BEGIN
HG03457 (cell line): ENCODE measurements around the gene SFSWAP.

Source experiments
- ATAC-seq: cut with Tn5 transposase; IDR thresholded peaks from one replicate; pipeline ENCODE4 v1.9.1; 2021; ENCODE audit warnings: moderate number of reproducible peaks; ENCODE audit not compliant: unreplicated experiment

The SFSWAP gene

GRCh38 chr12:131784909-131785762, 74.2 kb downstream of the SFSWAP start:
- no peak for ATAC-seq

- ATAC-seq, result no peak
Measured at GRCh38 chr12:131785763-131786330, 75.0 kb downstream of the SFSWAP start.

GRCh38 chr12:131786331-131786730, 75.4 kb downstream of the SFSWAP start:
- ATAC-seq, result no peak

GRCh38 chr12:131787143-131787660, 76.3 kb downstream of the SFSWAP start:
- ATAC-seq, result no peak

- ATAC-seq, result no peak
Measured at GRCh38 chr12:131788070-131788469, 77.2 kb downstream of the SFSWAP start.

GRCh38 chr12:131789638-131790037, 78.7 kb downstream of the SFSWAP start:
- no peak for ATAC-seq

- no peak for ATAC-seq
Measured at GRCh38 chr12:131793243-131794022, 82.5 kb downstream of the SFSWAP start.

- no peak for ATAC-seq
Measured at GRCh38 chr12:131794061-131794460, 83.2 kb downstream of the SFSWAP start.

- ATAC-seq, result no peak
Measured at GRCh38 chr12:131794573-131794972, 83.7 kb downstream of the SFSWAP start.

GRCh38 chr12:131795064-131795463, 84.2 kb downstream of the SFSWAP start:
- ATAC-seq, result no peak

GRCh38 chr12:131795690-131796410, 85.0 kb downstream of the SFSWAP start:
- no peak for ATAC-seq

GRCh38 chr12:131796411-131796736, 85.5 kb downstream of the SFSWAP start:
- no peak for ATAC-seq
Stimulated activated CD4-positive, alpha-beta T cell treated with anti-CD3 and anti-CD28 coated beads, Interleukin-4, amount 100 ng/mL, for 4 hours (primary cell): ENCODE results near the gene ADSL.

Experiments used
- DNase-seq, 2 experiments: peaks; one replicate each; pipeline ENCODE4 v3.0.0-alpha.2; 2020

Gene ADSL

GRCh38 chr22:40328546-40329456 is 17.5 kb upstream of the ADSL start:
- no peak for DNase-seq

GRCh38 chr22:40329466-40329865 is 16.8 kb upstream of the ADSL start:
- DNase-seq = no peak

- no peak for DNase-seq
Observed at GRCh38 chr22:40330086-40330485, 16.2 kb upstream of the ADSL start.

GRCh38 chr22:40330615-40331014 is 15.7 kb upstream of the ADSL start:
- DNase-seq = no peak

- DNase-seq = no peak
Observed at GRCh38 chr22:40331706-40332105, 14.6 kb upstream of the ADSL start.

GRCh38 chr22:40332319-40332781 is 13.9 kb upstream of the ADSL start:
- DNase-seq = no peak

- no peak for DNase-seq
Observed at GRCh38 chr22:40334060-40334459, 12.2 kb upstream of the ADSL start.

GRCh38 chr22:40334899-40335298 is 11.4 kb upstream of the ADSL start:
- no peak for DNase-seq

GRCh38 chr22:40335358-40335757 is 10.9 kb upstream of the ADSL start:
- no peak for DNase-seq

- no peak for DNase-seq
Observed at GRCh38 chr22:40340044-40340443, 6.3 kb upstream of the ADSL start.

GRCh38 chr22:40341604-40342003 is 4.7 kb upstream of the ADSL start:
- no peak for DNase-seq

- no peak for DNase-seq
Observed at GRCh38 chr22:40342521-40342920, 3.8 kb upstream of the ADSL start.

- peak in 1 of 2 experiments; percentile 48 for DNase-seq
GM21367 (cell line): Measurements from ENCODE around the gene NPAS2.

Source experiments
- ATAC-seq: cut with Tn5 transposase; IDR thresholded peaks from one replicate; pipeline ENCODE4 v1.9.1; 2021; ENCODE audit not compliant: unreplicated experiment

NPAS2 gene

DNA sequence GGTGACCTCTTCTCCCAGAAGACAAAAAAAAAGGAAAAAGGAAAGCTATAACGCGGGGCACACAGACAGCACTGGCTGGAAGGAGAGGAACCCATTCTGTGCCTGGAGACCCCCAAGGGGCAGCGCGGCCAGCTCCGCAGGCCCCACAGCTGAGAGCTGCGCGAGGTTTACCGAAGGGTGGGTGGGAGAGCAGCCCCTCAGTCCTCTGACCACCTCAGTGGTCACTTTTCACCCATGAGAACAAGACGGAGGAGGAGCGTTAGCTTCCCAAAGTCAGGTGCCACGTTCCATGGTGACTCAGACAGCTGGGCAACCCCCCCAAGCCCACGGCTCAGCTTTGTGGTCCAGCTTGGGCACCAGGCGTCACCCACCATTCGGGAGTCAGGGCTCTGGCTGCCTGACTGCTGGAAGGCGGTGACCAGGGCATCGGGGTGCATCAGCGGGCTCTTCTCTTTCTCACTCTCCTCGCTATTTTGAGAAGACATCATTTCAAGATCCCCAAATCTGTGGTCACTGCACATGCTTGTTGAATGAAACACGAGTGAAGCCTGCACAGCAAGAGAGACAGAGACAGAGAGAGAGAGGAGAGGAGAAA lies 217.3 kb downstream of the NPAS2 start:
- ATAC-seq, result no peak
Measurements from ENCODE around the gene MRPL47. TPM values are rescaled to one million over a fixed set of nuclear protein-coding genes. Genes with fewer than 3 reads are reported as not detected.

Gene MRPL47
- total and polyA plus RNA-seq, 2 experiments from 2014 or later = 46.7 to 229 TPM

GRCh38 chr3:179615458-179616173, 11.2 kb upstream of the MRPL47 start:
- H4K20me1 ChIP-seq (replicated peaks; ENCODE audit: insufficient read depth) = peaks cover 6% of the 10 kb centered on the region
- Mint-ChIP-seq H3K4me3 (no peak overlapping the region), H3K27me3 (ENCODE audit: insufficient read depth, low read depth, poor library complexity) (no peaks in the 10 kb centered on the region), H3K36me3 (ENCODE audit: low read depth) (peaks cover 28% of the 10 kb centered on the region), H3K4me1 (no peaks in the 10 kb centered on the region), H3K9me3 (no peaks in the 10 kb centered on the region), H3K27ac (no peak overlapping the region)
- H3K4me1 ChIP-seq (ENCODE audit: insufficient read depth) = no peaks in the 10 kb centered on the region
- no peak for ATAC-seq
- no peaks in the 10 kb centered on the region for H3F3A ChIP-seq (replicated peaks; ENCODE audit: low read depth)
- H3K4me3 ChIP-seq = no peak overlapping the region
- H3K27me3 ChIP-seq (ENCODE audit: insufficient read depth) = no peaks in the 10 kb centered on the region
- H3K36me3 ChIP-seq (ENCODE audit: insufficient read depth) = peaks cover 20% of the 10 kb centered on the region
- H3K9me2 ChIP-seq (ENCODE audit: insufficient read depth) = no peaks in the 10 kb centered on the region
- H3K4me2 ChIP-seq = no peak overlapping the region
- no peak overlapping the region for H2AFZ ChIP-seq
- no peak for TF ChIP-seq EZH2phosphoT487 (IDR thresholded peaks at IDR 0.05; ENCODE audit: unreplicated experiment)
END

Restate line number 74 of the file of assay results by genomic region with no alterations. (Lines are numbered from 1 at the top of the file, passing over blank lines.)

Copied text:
- H3K27me3 ChIP-seq (ENCODE audit: insufficient read depth) = no peaks in the 10 kb centered on the region